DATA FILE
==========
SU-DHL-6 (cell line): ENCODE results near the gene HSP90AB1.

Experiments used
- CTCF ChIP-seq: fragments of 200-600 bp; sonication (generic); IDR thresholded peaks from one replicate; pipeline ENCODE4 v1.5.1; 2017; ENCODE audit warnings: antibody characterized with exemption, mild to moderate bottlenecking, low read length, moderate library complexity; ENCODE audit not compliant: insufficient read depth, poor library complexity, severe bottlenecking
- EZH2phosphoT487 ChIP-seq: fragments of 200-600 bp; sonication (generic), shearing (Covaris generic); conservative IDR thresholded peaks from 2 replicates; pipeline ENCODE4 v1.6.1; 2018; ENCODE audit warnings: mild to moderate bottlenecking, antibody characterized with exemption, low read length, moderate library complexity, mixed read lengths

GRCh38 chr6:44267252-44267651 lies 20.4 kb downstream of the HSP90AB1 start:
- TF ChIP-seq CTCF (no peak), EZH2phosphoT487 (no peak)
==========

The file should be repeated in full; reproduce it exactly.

SU-DHL-6 (cell line): ENCODE results near the gene HSP90AB1.

Experiments used
- CTCF ChIP-seq: fragments of 200-600 bp; sonication (generic); IDR thresholded peaks from one replicate; pipeline ENCODE4 v1.5.1; 2017; ENCODE audit warnings: antibody characterized with exemption, mild to moderate bottlenecking, low read length, moderate library complexity; ENCODE audit not compliant: insufficient read depth, poor library complexity, severe bottlenecking
- EZH2phosphoT487 ChIP-seq: fragments of 200-600 bp; sonication (generic), shearing (Covaris generic); conservative IDR thresholded peaks from 2 replicates; pipeline ENCODE4 v1.6.1; 2018; ENCODE audit warnings: mild to moderate bottlenecking, antibody characterized with exemption, low read length, moderate library complexity, mixed read lengths

GRCh38 chr6:44267252-44267651 lies 20.4 kb downstream of the HSP90AB1 start:
- TF ChIP-seq CTCF (no peak), EZH2phosphoT487 (no peak)